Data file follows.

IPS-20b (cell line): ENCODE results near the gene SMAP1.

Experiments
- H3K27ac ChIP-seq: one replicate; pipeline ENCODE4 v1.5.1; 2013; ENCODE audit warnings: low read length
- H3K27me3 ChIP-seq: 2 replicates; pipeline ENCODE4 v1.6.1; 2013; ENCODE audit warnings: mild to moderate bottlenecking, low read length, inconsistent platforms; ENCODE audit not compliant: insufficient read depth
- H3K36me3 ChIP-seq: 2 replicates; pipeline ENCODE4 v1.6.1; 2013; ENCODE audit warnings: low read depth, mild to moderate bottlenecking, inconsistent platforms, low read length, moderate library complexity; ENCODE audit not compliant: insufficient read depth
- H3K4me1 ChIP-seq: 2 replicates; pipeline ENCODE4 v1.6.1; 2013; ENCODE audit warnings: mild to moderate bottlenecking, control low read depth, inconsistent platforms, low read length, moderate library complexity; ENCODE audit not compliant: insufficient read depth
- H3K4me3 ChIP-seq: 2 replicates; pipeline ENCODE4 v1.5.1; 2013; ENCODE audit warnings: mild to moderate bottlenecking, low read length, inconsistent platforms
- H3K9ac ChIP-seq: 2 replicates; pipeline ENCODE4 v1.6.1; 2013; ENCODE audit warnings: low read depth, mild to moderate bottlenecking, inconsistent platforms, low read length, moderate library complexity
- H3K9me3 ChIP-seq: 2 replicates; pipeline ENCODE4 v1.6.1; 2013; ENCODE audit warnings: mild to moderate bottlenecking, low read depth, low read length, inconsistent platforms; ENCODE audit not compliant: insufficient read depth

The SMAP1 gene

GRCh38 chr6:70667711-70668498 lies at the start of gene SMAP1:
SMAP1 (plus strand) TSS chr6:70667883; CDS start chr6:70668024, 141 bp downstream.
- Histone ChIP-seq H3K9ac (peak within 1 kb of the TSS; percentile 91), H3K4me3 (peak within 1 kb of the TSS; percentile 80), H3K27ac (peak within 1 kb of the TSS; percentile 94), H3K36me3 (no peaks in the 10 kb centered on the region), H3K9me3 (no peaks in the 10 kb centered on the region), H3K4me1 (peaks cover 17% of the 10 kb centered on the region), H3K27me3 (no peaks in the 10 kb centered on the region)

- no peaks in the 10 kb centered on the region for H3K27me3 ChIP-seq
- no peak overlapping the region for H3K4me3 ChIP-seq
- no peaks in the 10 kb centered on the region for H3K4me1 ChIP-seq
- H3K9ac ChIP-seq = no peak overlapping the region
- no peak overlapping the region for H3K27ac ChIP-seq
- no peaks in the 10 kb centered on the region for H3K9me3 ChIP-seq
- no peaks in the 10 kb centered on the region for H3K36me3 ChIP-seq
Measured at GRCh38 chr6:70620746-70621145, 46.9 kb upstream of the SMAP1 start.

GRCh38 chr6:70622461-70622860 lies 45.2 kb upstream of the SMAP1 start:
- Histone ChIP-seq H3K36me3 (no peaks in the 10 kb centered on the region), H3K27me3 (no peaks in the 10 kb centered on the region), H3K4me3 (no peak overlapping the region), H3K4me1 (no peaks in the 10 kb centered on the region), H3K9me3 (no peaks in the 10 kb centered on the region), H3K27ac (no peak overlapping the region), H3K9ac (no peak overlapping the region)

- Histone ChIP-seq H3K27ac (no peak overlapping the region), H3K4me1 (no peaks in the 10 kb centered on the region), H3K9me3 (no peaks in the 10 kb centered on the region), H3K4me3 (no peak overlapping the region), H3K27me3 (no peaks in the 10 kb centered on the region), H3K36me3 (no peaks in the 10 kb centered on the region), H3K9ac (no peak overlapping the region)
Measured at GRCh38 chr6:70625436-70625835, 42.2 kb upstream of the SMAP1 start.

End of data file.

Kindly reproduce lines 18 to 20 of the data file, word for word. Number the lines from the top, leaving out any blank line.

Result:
- no peak overlapping the region for H3K27ac ChIP-seq
- no peaks in the 10 kb centered on the region for H3K9me3 ChIP-seq
- no peaks in the 10 kb centered on the region for H3K36me3 ChIP-seq